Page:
Photographer: Krisztian Bocsi/Bloomberg

How Tinder Gets Away With Charging People Over 30 Twice as Much

The app's parent company will own your online dating habits for life

Tinder is asking its users for a more committed relationship, but age is a factor. The dating app began charging for premium features on Monday, and as thirtysomethings learned, they'll have to pony up twice as much as their younger counterparts.

Americans under 30 will be charged $9.99 a month to subscribe to Tinder Plus, the new, paid version of the app that offers unlimited "likes"—which once were free—as well as features that let users undo swipes and connect with people in different locations. Members aged 30 and older must pay $19.99 for the same features. In the U.K., the age-based price disparity is even wider. Those under 28 will pay £3.99 ($6) for the service, while anyone older will be charged £14.99 ($23), almost four times the price.

Tinder says it spent several months researching different price points around the world before it introduced the service. "Lots of products offer differentiated price tiers by age, like Spotify does for students, for example," Rosette Pambakian, a spokeswoman for Tinder, wrote in an e-mail. "Tinder is no different; during our testing we’ve learned, not surprisingly, that younger users are just as excited about Tinder Plus, but are more budget constrained, and need a lower price to pull the trigger."

Here's one of the main pitfalls of a tiered pricing model, if the reaction to Monday's news is any indication: Older users are not happy. As if dating in your thirties isn't punishing enough, singling out customers of Internet services based on their birth date is unusual.

Barry Diller, chairman and chief executive officer of IAC/InterActiveCorp, at the Allen & Co. Media and Technology Conference in Sun Valley, Idaho, with his wife Diane von Furstenberg.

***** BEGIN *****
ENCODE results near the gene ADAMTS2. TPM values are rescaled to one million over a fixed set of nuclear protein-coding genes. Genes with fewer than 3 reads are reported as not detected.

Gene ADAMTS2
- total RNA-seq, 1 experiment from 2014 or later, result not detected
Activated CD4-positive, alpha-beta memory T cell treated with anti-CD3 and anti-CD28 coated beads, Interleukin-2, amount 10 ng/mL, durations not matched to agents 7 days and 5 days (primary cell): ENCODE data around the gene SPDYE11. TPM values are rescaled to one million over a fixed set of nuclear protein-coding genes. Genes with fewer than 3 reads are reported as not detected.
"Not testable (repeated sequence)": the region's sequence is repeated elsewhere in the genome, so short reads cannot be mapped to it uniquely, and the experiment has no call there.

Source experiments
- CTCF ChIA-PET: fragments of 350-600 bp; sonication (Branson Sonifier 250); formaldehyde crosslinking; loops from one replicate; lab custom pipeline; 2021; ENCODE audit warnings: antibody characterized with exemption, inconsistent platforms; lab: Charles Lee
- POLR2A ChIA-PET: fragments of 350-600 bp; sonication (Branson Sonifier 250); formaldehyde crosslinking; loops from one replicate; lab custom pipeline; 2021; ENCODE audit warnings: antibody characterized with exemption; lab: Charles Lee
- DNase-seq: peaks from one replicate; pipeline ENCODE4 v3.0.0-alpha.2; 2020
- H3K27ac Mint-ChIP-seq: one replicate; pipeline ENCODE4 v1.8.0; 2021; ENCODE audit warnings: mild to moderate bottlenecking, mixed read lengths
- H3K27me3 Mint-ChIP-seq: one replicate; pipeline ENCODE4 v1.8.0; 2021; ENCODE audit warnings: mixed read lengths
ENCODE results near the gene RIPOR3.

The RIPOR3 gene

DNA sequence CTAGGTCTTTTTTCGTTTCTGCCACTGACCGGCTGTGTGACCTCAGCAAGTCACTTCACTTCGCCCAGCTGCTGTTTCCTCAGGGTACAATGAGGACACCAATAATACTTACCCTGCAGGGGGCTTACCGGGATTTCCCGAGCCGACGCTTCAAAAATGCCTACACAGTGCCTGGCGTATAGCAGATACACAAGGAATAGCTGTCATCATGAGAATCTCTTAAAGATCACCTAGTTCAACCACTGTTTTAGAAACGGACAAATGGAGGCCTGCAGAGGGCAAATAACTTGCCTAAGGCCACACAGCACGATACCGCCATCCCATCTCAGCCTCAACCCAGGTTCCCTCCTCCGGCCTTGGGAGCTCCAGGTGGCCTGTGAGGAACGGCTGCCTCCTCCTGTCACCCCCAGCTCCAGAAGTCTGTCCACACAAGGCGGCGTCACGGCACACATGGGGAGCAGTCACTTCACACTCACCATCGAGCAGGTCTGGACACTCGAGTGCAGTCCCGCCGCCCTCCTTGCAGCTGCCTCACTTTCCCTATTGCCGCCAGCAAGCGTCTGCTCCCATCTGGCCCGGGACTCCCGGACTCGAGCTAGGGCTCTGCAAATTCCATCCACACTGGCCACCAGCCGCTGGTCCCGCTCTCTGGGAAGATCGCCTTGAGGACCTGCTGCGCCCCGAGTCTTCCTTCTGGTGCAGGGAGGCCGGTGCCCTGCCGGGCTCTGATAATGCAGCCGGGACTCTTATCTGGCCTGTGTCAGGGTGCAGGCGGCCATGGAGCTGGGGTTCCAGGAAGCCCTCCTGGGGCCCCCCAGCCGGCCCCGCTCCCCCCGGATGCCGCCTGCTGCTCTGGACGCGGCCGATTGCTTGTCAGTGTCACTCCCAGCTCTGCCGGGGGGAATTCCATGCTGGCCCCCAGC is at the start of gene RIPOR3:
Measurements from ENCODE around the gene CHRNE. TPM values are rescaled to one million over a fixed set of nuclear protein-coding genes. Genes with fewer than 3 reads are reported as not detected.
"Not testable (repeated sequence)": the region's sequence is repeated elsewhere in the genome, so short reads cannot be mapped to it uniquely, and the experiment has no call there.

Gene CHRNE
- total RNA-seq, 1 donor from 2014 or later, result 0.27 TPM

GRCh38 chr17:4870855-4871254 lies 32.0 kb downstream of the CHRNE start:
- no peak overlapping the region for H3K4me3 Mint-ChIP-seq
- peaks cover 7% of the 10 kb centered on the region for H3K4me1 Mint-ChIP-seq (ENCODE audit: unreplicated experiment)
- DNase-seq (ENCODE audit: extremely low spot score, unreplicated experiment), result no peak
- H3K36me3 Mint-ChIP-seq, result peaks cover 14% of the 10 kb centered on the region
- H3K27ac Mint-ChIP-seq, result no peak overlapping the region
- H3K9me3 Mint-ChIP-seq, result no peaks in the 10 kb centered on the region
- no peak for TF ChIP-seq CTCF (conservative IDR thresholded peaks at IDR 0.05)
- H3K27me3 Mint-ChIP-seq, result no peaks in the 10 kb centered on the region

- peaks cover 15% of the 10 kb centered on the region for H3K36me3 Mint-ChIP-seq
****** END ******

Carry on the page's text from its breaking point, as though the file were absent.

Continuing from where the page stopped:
Barry Diller, chairman and chief executive officer of IAC/InterActiveCorp, at the Allen & Co. Media and Technology Conference in Sun Valley, Idaho, with his wife Diane von Furstenberg.
Photographer: Scott Eells/Bloomberg

Tinder can get away with it because its parent company, IAC/InterActiveCorp, basically owns the online-dating market. IAC controls 27 percent of revenue in the $2.2 billion dating-services industry, according to research firm IBISWorld. A distant second is EHarmony with 14 percent, and Zoosk comes in third, with 5.1 percent. IAC's portfolio includes Match.com and OkCupid, both of which rank among the 10 top-grossing apps in the iOS and Google Play stores, excluding games, according to data from researcher App Annie.

Because of Tinder's ties to IAC, the casual-dating app targeted at millennials serves as an entry point to IAC's more serious and mature dating sites, says Jeremy Edwards, author of a recent IBISWorld report on the dating-services industry. "Tinder has definitely been one of the forerunners in marketing itself to a casual dater." Tinder can hook teens on online dating. As they get older, they should expect to pay more money for love, whether they stick with the same app or migrate to one of IAC's other websites.

Tinder's fast growth has come mostly from college students and twentysomethings. Pambakian, the Tinder spokeswoman, recently told Bloomberg News that 52 percent of Tinder's users are from 18 to 24 years old, and 33 percent are aged from 25 to 34. Many are new to IAC's Web of love but could end up being lifelong customers. "I think the strategy Tinder is pursuing will work," says Victor Anthony, an analyst at Axiom Capital Management. "The combination of advertising and subscription will drive up their value—and ultimately, the stock price for IAC."

Before it's here, it's on the Bloomberg Terminal. LEARN MORE